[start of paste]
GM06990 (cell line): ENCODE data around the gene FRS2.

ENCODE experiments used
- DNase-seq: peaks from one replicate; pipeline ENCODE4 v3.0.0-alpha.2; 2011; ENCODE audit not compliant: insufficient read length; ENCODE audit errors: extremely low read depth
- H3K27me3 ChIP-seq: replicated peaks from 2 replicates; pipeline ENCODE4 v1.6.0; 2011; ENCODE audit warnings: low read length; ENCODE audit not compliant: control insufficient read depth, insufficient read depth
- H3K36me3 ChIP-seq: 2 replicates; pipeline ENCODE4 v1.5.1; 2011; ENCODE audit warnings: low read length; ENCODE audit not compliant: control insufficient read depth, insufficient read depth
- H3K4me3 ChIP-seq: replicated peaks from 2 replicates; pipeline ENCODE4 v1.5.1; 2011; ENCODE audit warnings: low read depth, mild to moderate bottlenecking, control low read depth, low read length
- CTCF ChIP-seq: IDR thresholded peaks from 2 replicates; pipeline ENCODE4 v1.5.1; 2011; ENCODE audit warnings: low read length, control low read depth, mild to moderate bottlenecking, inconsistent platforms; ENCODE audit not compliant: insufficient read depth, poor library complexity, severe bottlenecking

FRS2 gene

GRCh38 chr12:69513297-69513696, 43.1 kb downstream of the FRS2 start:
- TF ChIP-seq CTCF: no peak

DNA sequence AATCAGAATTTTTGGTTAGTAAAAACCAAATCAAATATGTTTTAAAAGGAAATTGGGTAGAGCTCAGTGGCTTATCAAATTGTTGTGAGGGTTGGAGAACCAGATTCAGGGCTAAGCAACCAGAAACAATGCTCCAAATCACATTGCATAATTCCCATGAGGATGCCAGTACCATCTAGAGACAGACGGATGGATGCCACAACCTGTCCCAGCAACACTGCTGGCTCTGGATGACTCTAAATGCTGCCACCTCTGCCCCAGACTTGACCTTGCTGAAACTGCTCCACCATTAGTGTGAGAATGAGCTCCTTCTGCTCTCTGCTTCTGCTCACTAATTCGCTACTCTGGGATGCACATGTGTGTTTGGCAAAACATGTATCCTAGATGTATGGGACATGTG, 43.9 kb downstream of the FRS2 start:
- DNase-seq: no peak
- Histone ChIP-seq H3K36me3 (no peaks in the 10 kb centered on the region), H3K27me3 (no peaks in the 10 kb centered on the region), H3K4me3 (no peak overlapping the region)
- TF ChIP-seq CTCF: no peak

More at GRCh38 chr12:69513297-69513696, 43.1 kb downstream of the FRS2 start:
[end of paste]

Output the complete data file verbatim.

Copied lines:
GM06990 (cell line): ENCODE data around the gene FRS2.

ENCODE experiments used
- DNase-seq: peaks from one replicate; pipeline ENCODE4 v3.0.0-alpha.2; 2011; ENCODE audit not compliant: insufficient read length; ENCODE audit errors: extremely low read depth
- H3K27me3 ChIP-seq: replicated peaks from 2 replicates; pipeline ENCODE4 v1.6.0; 2011; ENCODE audit warnings: low read length; ENCODE audit not compliant: control insufficient read depth, insufficient read depth
- H3K36me3 ChIP-seq: 2 replicates; pipeline ENCODE4 v1.5.1; 2011; ENCODE audit warnings: low read length; ENCODE audit not compliant: control insufficient read depth, insufficient read depth
- H3K4me3 ChIP-seq: replicated peaks from 2 replicates; pipeline ENCODE4 v1.5.1; 2011; ENCODE audit warnings: low read depth, mild to moderate bottlenecking, control low read depth, low read length
- CTCF ChIP-seq: IDR thresholded peaks from 2 replicates; pipeline ENCODE4 v1.5.1; 2011; ENCODE audit warnings: low read length, control low read depth, mild to moderate bottlenecking, inconsistent platforms; ENCODE audit not compliant: insufficient read depth, poor library complexity, severe bottlenecking

FRS2 gene

GRCh38 chr12:69513297-69513696, 43.1 kb downstream of the FRS2 start:
- TF ChIP-seq CTCF: no peak

DNA sequence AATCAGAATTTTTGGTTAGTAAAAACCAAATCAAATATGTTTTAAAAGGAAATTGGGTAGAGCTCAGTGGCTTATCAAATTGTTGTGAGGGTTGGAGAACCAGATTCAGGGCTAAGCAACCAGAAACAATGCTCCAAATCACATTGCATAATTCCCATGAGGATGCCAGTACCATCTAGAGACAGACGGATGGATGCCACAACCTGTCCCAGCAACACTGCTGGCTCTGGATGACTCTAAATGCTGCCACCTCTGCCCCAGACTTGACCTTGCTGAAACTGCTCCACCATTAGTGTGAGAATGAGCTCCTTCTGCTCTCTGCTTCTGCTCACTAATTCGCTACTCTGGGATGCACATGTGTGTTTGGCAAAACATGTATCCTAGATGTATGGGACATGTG, 43.9 kb downstream of the FRS2 start:
- DNase-seq: no peak
- Histone ChIP-seq H3K36me3 (no peaks in the 10 kb centered on the region), H3K27me3 (no peaks in the 10 kb centered on the region), H3K4me3 (no peak overlapping the region)
- TF ChIP-seq CTCF: no peak

More at GRCh38 chr12:69513297-69513696, 43.1 kb downstream of the FRS2 start: